What’s Hot? Ron’s Ramp Adventure Project

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LSP 2792-UK STEM in Action™ Ron’s Ramp Adventure Project

 

This month, our customers have been loving the Ron’s Ramp Adventure Project from STEM in Action!

Ron’s Ramp Adventure Project: Explained

Ron’s Ramp is a Key Stage 1 project designed for ages 6-7 from the STEM in Action range. The project explores the effect of forces on objects and features Ron, a skateboarding armadillo, who wants to make a skateboard ramp that is safe for everyone. Through engaging practical exploration, slopes and surfaces are brought to life. Students are introduced to the effects of friction and gradient on motion and distance, while exploring the concepts of guessing (predicting) and recording data. They also learn about measurement and using graphs to problem solve as they are challenged to engineer the ramp so that Ron goes far… but not too far!

Ron’s Ramp Adventure Project is very engaging as it is totally interactive and develops a variety of key skills including:

  • Understanding properties of friction and its effects
  • Predicting
  • Recording data and measuring
  • Working in teams
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What is STEM in Action?

STEM in Action is a new range of hands-on, ready–to-teach classroom projects for key stages 1 and 2. They integrate Science, Technology, Engineering and Maths and focus on different concepts such as heating and cooling, earthquakes and the earth’s characteristic

  • Step-by-step student activities
  • Teacher’s guide
  • Assessment tools
  • Homework activities
  • Activity materials

All of the children that used this kit developed further their social skills (turning taking, cooperation etc). Our school also has a very high percentage of EAL children and these sorts of activities are great at encouraging the children to develop their speaking and listening skills further. The debating that occurred of possibly ways forward and potential pitfalls was great.” – David Williams,

Parkfield Community School

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STEM in Action: Benefits for the teacher

Reduces teacher workload

  • Requires minimal planning and preparation
  • Each project saves up to 12 hours of prep-time with lesson plans, assessment tools and the resources needed for each activity supplied and ready-to-use

Brings confidence to STEM teaching

  • Provides pre-planned, step-by-step lesson plans with helpful hints and tips
  • Includes easy-to-use teacher support materials, such as how-to videos and useful ‘STEM prompt’ sheets

Links  to National Curriculum for England (2014) and the Scottish Curriculum for Excellence

Provides value for money

  • With reusable materials and photocopiable or downloadable worksheets, the resources can be used year-after-year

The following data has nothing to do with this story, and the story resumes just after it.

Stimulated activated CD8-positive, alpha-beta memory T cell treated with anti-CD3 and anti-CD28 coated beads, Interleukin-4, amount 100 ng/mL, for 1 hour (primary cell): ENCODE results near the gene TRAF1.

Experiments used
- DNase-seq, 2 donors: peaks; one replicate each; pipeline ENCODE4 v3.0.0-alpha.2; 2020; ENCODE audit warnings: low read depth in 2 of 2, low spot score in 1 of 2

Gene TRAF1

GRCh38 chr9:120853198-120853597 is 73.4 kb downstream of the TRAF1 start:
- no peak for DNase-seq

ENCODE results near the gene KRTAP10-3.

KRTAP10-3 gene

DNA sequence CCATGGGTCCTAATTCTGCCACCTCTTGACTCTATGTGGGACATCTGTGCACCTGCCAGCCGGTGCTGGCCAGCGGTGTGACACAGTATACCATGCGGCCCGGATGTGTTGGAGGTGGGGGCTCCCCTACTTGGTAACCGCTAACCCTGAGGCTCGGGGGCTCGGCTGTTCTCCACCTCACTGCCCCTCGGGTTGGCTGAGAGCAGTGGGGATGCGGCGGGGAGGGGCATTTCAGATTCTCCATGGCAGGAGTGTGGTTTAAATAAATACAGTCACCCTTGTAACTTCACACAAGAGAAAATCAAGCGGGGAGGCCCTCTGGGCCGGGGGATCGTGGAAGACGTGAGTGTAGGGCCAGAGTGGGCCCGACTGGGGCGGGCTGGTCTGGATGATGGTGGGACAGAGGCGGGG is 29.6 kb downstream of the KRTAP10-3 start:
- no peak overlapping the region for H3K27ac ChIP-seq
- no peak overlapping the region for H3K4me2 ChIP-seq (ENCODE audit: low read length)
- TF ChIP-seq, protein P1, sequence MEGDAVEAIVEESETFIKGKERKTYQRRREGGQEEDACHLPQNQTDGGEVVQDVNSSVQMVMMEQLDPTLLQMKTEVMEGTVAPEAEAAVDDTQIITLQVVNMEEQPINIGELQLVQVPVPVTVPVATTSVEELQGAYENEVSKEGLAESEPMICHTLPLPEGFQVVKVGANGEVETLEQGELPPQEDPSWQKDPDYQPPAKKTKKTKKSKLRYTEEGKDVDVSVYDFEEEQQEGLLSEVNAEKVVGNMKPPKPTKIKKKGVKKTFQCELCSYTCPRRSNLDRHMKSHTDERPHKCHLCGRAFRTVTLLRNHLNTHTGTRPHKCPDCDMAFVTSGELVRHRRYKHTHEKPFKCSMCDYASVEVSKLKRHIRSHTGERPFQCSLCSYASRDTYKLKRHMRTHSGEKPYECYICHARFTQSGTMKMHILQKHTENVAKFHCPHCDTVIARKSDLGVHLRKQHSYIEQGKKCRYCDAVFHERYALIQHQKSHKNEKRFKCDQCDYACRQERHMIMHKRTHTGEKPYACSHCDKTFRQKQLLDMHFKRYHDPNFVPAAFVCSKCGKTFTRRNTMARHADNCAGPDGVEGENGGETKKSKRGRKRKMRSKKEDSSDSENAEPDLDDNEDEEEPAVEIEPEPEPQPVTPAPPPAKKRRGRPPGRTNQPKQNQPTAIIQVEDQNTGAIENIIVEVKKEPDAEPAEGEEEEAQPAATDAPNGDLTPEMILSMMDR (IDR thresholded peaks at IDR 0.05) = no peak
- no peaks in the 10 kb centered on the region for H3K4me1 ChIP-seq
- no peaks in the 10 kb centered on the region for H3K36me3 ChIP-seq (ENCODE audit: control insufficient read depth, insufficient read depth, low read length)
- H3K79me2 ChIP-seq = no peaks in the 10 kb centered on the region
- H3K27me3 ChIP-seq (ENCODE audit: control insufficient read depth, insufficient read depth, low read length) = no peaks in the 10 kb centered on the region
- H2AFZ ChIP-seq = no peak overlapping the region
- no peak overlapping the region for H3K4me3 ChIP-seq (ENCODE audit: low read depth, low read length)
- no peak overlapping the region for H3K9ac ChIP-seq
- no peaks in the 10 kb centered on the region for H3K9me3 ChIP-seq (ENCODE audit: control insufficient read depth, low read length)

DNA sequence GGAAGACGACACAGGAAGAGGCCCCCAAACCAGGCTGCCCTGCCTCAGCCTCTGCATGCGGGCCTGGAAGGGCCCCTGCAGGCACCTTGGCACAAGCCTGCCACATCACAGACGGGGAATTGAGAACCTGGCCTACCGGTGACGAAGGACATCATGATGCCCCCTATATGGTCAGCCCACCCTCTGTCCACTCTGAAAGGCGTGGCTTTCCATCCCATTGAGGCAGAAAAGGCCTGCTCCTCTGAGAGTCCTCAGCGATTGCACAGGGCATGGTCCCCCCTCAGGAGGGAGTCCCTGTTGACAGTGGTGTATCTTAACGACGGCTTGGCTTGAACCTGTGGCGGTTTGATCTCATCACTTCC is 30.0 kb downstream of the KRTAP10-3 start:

• Includes materials for up to 30 students

 

STEM in Action: Benefits for the student

Brings STEM subjects to life

  • Each activity is practical, hands-on and age-appropriate, making STEM learning engaging and exciting

Contextualises learning

  • Each scenario-based project solves a true-to-life problem, creating context and helping students make sense of what they are learning

Develops life skills

  • STEM in Action™ builds key, transferable skills in problem-solving, team work, communication and independent & creative thinking, preparing students to be work- and citizen-ready

Builds STEM confidence

  • Each project follows the Engineering Design Process; this builds understanding with the reassurance that there are no wrong answers, rather opportunities to develop and improve

 STEM in primary

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STEM is more than just an amalgamation of four areas of learning; it’s about how children learn. Each STEM in Action project takes children through the Engineering Design Process, a process used by real engineers to build prototypes and test solutions. Children are asked to define a problem, plan solutions, make a mode, test the model, reflect and redesign.

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Introducing this process in primary school encourages children to take time to find solutions without there being a right or wrong answer. It requires them to take risks and to trouble shoot and instills a great sense of resilience as they reflect and redesign their prototypes.

By engrossing primary children in real-world problems and fostering a love of exploration and problem solving they are more likely to stay interested in STEM subjects when they move on to secondary school. This will provide them with transferable skills that are in demand in the workforce.

Where you can see STEM in Action?

 BETT Show 25-28th January 2017

Learn more about Ron’s Ramp Adventure Project  in this short video:

Read more about STEM in Action in our ‘What is STEM in Action?’ blog post.

www.SteminAction.co.uk